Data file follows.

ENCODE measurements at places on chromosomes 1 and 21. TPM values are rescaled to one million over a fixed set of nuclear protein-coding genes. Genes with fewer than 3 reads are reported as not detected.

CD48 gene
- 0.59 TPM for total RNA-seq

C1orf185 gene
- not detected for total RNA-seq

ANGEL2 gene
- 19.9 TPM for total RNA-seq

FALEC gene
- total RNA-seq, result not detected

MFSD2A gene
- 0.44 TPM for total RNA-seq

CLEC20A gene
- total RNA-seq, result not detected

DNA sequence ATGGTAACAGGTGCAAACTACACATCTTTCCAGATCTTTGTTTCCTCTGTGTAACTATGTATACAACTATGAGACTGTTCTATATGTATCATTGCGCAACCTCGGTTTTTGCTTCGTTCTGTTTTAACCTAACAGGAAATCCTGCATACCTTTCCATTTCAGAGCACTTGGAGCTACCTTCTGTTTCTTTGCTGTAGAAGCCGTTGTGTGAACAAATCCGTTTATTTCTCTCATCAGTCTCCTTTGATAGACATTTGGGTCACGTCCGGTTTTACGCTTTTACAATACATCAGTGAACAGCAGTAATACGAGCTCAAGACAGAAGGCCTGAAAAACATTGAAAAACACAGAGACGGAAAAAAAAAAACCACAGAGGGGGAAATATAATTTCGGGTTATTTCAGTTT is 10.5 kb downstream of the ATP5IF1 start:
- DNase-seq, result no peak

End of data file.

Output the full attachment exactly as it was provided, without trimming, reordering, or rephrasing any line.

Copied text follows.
ENCODE measurements at places on chromosomes 1 and 21. TPM values are rescaled to one million over a fixed set of nuclear protein-coding genes. Genes with fewer than 3 reads are reported as not detected.

CD48 gene
- 0.59 TPM for total RNA-seq

C1orf185 gene
- not detected for total RNA-seq

ANGEL2 gene
- 19.9 TPM for total RNA-seq

FALEC gene
- total RNA-seq, result not detected

MFSD2A gene
- 0.44 TPM for total RNA-seq

CLEC20A gene
- total RNA-seq, result not detected

DNA sequence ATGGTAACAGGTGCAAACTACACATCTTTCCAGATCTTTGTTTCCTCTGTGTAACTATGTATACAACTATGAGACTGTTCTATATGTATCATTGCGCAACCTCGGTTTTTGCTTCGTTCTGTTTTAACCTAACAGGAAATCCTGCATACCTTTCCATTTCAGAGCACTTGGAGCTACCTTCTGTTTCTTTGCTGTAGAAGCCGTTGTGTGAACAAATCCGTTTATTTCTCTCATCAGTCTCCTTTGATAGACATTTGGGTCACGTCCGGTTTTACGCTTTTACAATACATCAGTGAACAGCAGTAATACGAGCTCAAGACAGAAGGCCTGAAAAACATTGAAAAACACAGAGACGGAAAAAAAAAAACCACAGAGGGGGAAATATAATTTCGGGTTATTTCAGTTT is 10.5 kb downstream of the ATP5IF1 start:
- DNase-seq, result no peak